‘Critical turning point’: Berkeley responds to Derek Chauvin’s conviction

Photo of BLM protest
Sunny Shen/File
After Derek Chauvin was convicted of three separate charges — second-degree murder, third-degree murder and second-degree manslaughter — for the murder of George Floyd, the Berkeley community recognized that the fight is far from over.

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In light of Derek Chauvin’s conviction for the murder of George Floyd, the Berkeley community responded with sadness, anger, relief and the recognition that the fight is far from over.

On Tuesday, the jury convicted Chauvin of three separate charges: second-degree murder, third-degree murder and second-degree manslaughter. Although the sentence is still undetermined, the jury’s quick decision was an indicator that they had already agreed on a guilty verdict, according to campus professor of criminal justice law Jonathan Simon.

“Everyone is so relieved.… It is so unusual for a jury to convict a police officer of killing a person of color,” said Karen Cagan, an organizer of the vigils to support Black Lives Matter, in an email. “When George Floyd was murdered in May of 2020 it made more people understand the nature of systemic racism in this country and how deep it is.”

Though they support the verdict, many community members recognize it neither brings back Floyd nor lessens the amount of grief, anger and loss.

Maribel Williams, Berkeley High School senior and Black Lives Matter protest organizer, warned against the framing of Chauvin as “one bad apple.” Though they hope Floyd’s family finds some relief in the outcome of the trial, they do not believe his guilty verdict is true justice or even accountability.

“It feels emotionally draining and hollow to celebrate this verdict as if it’s a pillar of change,” Williams said in an email. “We can’t take this verdict as a sign that ‘the system works.’ ”

Although he is happy the results were reached in a fair trial, campus political science lecturer Darren Zook warned against corrupting the system with the presumption of guilt.

He added he thought California Rep. Maxine Waters’ call for a guilty verdict was “irresponsible” and could hurt the foundational presumption of innocence.

“The most important thing is for those who feel the system has always been unfair to them to begin to trust that justice is possible again,” Zook said in an email. “We need a system where people can trust the verdict even if they do not agree with it.”

Simon, however, said it is improbable that Waters’ statement made a difference, given the already high publicity of the case.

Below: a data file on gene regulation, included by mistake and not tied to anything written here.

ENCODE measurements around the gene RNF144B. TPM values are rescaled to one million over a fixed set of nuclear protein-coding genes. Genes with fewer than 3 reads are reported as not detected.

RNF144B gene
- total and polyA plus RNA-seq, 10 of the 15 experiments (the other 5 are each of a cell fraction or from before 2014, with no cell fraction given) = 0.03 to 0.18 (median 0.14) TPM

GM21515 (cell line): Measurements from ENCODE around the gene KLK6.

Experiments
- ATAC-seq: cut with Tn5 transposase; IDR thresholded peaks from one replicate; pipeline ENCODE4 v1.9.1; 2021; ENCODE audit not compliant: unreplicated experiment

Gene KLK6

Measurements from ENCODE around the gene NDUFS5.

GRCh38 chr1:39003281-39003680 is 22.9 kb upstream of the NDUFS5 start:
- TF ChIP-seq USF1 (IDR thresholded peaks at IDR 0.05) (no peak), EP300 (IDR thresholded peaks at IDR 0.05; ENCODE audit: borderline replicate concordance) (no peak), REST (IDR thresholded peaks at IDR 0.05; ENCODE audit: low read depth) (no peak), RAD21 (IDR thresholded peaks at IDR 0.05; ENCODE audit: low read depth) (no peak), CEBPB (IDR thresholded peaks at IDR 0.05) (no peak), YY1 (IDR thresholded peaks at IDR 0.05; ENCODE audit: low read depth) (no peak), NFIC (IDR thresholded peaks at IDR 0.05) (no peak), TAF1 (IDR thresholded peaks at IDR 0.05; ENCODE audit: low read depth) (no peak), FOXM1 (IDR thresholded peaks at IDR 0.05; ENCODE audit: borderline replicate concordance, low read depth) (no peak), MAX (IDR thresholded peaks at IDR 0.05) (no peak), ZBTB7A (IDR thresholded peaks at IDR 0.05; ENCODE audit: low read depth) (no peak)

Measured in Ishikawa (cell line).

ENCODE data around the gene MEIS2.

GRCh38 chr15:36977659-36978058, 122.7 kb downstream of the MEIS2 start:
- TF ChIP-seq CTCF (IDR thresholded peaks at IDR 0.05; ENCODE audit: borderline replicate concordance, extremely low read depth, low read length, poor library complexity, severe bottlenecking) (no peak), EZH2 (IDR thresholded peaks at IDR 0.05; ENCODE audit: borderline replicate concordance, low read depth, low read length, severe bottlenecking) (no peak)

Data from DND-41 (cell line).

Simon also discussed the potential to set a precedent where prosecutors may be more likely to seek high-level murder charges only in cases where there is clear evidence and no strong reason to believe the officers were in danger.

On the other hand, he mentioned the worst outcome would be if Chauvin’s conduct in the video became a minimum threshold for an act “worthy of criminal liability.”

Dean of UC Berkeley School of Law Erwin Chemerinsky pointed out the specific importance of legal education.

“This requires new legislation, persuasive advocacy, effective litigation, and yes, more criminal prosecution and conviction of officers like Derek Chauvin,” Chemerinsky said in an email. “As law students, law professors, lawyers, judges we must use our talent to fight even harder against the racism of the criminal justice system and for racial justice.”

Zook agreed with the effectiveness of knowledge and education. Chancellor Carol Christ discussed using Berkeley’s research to provide concrete proposals for governments and law enforcement agencies at both a local and national level.

There is also the sentiment, however, that trials are not enough.

“Holding police accountable for murdering people is sort of the very least we should demand of a system,” Simon said. “Criminal law isn’t really a toolkit for redesigning institutions.”

Berkeley Mayor Jesse Arreguín called on local leaders to build more trust between communities and law enforcement. He mentioned Berkeley’s aim to decrease civilian interactions with armed officials in traffic stops and crisis-response situations.

Michael McBride, local activist and pastor, agreed that Berkeley has made a “good first step,” but still needs to ensure adequate funding and eliminate qualified immunity.

“The country is still on trial,” McBride said. “Black humanity is consistently weighing in the balance in this country around our lives being of value. And so our hope is that we will continue to radically reimagine the public safety apparatus in this country.”

Contact Catherine Hsu at [email protected] and follow her on Twitter at @catherinehsuDC.